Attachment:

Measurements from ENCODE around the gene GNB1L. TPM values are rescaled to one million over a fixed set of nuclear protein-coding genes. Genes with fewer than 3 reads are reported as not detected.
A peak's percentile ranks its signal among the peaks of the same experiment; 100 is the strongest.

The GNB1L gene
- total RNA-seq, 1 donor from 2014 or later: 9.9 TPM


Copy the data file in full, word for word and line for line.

Measurements from ENCODE around the gene GNB1L. TPM values are rescaled to one million over a fixed set of nuclear protein-coding genes. Genes with fewer than 3 reads are reported as not detected.
A peak's percentile ranks its signal among the peaks of the same experiment; 100 is the strongest.

The GNB1L gene
- total RNA-seq, 1 donor from 2014 or later: 9.9 TPM